Private equity firms routinely appoint directors to boards of their privately held portfolio companies and other investment vehicles, some of which will eventually face financial distress. Often, a person appointed to a board by a private equity firm has a relationship with the firm (e.g., they work there or are a trusted friend) but limited experience when it comes to what to do under troubled circumstances. Such individuals may worry about their personal liability in such a situation. What should such an individual do?

Click here to read more.

Despite a modest uptick in recent years, it is still a relatively rare occasion for the Supreme Court of the United States to tackle issues involving bankruptcy. This term, however, the Supreme Court has granted certiorari in two bankruptcy appeals that could have important consequences for the financial community. In FTI Consulting, Inc. v. Merit Management Group, LP, the Court will define the parameters of the safe harbor of Bankruptcy Code section 546(e), which excludes certain financial transactions from the debtor’s avoidance powers. In PEM Entities LLC v. Levin, the Court will also determine whether federal or state law should apply when analyzing whether debt should be recharacterized as equity. Both cases could alter how financial transactions are structured and documented.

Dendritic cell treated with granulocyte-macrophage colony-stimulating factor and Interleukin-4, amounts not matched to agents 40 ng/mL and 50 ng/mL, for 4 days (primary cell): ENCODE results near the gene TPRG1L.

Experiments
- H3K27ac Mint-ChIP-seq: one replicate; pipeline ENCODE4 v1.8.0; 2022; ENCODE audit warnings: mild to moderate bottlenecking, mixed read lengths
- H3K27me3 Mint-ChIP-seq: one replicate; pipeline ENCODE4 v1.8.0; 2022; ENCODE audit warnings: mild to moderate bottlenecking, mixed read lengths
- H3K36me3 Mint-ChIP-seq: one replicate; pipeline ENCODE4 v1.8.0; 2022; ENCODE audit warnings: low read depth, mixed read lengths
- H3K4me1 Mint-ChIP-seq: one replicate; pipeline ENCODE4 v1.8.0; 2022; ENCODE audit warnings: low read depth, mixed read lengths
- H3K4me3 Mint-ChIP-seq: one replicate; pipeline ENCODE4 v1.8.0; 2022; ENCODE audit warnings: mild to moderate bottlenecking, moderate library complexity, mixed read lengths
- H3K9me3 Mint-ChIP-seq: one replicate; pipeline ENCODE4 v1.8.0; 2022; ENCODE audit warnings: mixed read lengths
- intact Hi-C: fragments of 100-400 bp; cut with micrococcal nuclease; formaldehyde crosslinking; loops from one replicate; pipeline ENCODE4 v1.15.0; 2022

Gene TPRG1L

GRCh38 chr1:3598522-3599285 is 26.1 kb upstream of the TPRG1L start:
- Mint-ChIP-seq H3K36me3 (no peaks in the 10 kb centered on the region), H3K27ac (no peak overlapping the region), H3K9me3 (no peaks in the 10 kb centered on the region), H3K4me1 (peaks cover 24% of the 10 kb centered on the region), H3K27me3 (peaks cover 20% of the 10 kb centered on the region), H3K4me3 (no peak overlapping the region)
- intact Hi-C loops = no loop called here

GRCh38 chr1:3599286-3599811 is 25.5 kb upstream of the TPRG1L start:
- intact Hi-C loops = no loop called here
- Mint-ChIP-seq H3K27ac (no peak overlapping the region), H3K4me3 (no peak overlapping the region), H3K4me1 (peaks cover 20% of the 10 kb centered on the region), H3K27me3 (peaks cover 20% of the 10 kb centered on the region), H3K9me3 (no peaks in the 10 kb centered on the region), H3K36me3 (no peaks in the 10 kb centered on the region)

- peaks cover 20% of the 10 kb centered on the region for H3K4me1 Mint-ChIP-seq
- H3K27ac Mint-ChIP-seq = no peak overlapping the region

Continue Reading Dabbling in distress: U.S. Supreme Court to hear two important bankruptcy issues next term

These days, the threat of counterparty insolvency looms over the energy sector: whether it is a natural disaster or precipitous decline in the price of oil, perhaps no industry is more susceptible to the financial decline and potential default of contracting parties.  Continue Reading Energy disputes: Countering counterparty insolvency